Any kind of indication about how near or far that trajectory might be?

There’s no one answer to that good question. China could choose to deal immediately with these economic policy problems and challenges, try to go ahead and bite the bullet so as to get to a more sustainable future faster. However, there has been a revealed tendency over the past couple of years to draw the process out in hopes that some of the problems will just go away. Of these two options, getting to reform faster but having to deal with the near-term consequences immediately versus trying to defer reform but ultimately paying a higher price is a political decision that Beijing will have to make.

Recently, you listed three priorities for China – making the financial system commercially-oriented, protecting intellectual property rights, and aligning policy to protect consumers, not producers. Is one of these the key or are all three equally important?

Those three things are acid tests. They are each critical – they have to be in the mix. Definitely, that’s not a comprehensive list of all the reform work that China needs. Ideally, with a little time to work with, policy people would want to talk about the depth sequencing about reform in those three areas. Unfortunately, the reality is that China needs to deal with all three pretty much simultaneously today. Financial intermediation is nearing a crisis point. We see bankruptcies, peer-to-peer financing failures, the urgent need for deleveraging showing up as an immediate priority throughout the country. In terms of intellectual property, not only have the weaknesses in IPR protection caused an acute amount of stress with other nations around the world, but it’s also anecdotally causing Chinese innovation investors to think twice about whether they want to put new activity in China.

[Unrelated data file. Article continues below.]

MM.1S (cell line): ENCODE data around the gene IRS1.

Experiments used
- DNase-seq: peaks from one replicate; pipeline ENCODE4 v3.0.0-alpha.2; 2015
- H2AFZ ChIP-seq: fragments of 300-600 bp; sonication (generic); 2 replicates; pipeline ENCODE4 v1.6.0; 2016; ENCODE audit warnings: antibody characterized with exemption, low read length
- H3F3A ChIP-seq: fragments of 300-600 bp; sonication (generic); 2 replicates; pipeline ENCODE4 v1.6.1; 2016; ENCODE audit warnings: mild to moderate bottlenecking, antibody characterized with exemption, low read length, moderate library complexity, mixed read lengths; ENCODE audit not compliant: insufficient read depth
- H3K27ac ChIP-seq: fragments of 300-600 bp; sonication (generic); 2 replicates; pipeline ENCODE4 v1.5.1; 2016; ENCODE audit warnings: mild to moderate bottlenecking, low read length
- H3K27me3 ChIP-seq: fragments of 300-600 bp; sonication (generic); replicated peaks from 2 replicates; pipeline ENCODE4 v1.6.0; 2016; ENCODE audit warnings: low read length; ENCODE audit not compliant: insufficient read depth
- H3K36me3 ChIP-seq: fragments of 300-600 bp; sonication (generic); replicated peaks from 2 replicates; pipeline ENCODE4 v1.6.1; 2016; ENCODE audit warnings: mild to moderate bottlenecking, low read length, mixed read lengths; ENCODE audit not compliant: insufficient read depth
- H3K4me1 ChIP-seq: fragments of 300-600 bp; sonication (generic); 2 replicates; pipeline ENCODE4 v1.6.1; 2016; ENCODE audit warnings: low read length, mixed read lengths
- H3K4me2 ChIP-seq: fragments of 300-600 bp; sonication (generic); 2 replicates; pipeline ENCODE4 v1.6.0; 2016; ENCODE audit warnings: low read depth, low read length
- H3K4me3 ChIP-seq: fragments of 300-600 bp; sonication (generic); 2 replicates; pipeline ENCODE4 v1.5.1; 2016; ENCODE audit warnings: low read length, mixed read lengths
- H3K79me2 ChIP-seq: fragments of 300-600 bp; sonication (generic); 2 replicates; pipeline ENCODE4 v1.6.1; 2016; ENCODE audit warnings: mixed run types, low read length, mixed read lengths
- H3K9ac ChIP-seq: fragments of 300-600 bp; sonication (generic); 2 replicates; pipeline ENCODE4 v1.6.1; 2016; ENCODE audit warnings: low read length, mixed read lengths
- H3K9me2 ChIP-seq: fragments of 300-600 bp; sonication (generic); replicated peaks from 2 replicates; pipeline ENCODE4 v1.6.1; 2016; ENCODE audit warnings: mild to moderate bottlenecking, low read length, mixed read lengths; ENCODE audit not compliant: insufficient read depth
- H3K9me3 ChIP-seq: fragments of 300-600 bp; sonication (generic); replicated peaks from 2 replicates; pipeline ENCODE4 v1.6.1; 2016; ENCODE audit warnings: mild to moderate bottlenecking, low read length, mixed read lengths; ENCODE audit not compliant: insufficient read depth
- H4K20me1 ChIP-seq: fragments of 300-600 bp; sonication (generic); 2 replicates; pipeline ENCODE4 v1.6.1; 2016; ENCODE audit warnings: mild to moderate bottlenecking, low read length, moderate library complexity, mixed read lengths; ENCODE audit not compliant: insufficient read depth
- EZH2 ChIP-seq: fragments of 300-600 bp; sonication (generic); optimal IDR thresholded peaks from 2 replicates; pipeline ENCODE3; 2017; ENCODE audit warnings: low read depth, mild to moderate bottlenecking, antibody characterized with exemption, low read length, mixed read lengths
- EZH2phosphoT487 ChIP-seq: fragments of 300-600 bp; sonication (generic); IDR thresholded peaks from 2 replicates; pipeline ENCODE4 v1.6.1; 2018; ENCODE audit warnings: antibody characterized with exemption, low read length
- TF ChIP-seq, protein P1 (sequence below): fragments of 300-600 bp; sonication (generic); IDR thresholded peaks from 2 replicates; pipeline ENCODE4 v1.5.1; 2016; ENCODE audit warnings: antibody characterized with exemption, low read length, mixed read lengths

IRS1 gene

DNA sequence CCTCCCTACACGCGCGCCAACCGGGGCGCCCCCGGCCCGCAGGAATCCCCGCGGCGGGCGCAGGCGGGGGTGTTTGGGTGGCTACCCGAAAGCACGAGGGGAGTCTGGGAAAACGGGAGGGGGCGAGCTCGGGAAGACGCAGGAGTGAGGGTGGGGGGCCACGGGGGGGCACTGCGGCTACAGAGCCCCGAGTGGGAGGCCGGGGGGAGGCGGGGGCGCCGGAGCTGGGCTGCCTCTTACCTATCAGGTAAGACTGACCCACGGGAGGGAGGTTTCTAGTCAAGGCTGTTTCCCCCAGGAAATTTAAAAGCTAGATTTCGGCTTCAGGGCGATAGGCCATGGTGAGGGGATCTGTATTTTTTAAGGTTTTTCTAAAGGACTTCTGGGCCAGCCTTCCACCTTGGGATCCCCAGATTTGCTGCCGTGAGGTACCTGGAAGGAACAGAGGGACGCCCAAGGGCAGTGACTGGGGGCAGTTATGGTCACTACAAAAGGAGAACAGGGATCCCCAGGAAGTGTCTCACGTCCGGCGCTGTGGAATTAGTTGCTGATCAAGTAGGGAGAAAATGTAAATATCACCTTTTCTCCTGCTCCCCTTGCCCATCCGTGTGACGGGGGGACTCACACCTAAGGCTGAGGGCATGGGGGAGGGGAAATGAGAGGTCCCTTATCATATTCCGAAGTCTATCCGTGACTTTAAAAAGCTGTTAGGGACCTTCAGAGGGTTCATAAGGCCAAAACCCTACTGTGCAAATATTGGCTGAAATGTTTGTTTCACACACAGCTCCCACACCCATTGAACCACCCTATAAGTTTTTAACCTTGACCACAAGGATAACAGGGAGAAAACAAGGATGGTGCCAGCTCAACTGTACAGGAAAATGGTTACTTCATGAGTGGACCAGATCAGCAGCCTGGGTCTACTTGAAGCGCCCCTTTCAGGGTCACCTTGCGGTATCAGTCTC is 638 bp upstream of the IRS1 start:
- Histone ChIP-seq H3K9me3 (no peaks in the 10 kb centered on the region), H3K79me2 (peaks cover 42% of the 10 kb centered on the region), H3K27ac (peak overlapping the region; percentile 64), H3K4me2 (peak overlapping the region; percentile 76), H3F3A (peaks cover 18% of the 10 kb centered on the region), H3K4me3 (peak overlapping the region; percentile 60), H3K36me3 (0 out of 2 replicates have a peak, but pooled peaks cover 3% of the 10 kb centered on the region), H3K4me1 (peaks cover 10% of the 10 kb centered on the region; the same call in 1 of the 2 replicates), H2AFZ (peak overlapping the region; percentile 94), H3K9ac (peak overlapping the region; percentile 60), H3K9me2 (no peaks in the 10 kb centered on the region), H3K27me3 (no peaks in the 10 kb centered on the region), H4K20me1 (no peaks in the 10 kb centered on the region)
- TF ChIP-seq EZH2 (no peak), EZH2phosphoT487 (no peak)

As for shifting from ensuring producers are strong to ensuring they are happy, I think the 2018 results underscore that. We saw some profit recovery, especially for state firms. That tells us once again that extraordinary efforts are being made to keep, especially the big industrial companies, solvent and doing okay. But customers are really starting to go on strike, as seen in a fall-off in consumer spending growth and many benchmark product areas. All three have to happen urgently.